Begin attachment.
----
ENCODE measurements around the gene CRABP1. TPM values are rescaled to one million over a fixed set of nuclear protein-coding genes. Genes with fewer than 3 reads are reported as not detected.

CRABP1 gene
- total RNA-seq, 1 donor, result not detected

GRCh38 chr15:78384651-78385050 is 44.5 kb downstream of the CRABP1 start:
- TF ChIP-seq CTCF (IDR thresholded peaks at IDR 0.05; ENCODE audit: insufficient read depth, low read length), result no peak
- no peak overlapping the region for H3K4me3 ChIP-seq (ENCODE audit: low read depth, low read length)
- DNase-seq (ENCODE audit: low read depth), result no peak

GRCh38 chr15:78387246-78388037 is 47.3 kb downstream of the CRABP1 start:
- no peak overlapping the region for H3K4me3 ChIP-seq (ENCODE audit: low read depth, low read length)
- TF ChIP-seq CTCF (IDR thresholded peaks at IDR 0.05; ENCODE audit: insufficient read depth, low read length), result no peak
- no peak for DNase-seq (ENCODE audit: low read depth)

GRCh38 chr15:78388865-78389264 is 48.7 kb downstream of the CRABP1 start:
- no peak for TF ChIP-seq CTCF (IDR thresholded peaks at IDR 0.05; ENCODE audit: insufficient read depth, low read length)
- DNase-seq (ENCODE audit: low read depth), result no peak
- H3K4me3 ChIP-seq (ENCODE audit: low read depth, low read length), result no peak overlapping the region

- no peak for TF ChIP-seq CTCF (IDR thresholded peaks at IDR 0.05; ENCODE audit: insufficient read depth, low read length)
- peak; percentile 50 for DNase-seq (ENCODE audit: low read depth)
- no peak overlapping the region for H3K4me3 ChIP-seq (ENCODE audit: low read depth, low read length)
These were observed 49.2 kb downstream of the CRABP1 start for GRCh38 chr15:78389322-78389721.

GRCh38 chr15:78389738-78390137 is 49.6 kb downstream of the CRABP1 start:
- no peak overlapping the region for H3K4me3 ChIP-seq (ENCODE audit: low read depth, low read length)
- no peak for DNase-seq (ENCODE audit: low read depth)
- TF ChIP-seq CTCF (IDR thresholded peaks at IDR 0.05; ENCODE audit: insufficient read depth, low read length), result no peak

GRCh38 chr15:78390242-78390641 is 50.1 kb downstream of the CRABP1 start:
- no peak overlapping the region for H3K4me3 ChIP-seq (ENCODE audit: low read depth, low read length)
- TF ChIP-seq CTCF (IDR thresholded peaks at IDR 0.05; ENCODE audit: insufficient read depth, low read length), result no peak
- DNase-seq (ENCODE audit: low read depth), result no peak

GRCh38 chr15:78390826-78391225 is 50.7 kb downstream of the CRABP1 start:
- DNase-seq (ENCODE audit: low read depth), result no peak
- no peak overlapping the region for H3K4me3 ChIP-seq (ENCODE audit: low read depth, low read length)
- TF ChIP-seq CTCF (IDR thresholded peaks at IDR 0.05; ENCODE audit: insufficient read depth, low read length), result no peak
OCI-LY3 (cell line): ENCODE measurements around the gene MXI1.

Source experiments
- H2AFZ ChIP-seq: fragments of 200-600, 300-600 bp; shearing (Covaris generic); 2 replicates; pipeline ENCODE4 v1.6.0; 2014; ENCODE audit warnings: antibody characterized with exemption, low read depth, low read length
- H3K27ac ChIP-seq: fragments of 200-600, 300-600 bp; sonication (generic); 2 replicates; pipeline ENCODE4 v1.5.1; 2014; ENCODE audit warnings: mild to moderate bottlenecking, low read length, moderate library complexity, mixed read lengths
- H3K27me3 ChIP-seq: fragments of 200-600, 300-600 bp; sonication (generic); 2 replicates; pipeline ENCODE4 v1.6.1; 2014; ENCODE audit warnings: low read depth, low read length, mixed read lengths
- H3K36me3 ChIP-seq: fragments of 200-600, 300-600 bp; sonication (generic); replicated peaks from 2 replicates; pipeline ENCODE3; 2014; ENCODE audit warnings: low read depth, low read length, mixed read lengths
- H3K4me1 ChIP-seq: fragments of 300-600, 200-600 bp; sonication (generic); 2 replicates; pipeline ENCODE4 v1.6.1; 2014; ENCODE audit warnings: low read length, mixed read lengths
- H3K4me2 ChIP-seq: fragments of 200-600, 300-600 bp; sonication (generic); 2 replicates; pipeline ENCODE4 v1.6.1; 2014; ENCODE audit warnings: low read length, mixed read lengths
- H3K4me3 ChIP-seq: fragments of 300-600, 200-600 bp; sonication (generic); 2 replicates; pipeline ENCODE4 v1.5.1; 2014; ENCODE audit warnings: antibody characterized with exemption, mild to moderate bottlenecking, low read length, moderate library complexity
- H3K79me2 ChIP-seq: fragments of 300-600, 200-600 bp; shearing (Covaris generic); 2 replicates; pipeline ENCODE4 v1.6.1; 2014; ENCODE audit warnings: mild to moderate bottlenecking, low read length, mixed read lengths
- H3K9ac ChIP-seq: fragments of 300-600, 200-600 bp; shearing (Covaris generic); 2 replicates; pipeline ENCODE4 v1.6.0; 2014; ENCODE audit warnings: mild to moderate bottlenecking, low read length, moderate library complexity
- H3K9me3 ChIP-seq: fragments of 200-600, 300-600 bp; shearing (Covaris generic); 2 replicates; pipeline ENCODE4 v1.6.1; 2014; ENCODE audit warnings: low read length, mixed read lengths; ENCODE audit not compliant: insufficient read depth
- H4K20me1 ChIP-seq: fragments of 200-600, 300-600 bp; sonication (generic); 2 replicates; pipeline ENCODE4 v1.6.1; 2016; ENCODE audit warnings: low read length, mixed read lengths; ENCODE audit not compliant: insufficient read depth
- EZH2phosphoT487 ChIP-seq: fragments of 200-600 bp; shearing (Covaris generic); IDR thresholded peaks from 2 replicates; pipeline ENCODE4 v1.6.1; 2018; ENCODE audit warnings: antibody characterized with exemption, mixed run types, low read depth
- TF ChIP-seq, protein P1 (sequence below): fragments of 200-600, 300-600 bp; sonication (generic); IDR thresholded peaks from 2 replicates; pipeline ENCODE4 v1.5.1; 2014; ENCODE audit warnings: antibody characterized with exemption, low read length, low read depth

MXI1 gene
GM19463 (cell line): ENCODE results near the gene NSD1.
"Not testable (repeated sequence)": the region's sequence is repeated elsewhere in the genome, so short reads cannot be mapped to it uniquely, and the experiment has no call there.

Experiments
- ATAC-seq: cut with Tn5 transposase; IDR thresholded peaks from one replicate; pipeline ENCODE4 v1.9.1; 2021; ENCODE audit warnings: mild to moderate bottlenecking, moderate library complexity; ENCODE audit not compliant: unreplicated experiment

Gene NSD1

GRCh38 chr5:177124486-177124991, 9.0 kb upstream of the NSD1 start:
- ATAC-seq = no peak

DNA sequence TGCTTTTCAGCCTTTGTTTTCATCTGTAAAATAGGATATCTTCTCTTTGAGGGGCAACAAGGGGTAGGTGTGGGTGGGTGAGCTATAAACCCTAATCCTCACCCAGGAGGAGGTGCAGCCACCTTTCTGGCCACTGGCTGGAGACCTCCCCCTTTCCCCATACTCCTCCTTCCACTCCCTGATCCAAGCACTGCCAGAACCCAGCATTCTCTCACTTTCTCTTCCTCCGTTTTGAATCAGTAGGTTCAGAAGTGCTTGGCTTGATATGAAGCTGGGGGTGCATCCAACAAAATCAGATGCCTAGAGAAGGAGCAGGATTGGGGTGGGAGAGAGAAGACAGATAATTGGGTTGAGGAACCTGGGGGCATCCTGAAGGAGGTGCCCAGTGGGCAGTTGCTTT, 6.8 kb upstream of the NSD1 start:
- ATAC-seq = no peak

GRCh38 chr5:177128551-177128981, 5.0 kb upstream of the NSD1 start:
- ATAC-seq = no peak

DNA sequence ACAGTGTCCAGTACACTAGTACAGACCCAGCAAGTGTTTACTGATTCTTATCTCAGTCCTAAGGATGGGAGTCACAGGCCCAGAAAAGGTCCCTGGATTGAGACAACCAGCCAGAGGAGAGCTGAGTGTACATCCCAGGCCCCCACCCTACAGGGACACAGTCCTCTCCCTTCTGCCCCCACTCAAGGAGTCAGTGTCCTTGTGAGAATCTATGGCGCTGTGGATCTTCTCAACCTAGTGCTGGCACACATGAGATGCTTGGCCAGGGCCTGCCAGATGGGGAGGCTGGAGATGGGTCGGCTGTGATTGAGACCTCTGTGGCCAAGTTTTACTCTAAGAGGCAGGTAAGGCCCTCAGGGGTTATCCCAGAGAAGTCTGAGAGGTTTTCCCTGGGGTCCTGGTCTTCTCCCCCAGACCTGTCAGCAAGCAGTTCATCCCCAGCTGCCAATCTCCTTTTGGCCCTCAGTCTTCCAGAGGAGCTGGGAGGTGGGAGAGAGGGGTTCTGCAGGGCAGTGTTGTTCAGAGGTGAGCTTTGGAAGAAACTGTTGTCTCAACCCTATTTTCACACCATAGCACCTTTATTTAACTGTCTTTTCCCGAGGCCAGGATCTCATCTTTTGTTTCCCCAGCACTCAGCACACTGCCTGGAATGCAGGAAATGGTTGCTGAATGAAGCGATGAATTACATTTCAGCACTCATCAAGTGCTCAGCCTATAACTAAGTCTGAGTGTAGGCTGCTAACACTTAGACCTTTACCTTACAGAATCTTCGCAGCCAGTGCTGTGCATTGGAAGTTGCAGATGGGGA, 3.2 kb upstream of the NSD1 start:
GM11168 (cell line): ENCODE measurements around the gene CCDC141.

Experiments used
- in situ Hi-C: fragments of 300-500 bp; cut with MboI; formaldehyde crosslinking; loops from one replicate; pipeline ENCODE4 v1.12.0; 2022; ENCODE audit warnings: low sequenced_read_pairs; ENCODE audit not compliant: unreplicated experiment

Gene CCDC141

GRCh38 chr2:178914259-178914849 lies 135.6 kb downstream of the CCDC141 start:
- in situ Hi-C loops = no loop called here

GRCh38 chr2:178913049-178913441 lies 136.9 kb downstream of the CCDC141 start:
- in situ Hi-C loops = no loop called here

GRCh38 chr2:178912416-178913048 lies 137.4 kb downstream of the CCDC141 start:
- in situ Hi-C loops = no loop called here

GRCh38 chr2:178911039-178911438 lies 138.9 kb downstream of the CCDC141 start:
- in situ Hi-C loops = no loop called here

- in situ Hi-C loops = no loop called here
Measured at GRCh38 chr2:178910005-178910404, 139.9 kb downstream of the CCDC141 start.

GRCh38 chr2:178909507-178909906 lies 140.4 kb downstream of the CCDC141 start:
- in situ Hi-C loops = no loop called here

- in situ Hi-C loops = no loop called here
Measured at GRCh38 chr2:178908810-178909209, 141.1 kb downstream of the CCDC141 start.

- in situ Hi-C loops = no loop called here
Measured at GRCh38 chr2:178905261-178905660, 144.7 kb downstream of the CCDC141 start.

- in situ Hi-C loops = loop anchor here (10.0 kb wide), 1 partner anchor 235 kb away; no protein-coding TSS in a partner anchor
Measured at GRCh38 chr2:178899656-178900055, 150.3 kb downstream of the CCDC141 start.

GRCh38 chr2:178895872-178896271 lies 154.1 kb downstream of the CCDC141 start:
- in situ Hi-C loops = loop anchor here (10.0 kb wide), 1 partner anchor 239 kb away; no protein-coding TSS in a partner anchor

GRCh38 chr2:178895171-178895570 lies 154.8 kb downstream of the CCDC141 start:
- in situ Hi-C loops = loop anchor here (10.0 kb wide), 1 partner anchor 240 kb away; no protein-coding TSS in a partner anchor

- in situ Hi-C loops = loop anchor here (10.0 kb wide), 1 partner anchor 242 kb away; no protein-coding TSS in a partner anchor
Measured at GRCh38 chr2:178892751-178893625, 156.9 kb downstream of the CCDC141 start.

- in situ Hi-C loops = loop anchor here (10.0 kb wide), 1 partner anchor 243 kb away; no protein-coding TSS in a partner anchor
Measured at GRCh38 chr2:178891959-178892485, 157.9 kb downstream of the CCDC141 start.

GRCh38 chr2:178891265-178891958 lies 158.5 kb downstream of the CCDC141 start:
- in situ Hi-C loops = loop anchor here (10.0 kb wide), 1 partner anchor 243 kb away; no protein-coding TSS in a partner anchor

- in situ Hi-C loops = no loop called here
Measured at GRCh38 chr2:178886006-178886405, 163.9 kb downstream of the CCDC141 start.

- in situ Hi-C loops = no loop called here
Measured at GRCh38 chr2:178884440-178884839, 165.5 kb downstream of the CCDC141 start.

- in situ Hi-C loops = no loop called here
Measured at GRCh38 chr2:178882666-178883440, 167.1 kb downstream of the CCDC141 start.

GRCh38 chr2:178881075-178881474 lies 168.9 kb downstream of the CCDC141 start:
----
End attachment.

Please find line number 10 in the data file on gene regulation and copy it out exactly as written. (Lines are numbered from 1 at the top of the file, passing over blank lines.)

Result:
- TF ChIP-seq CTCF (IDR thresholded peaks at IDR 0.05; ENCODE audit: insufficient read depth, low read length), result no peak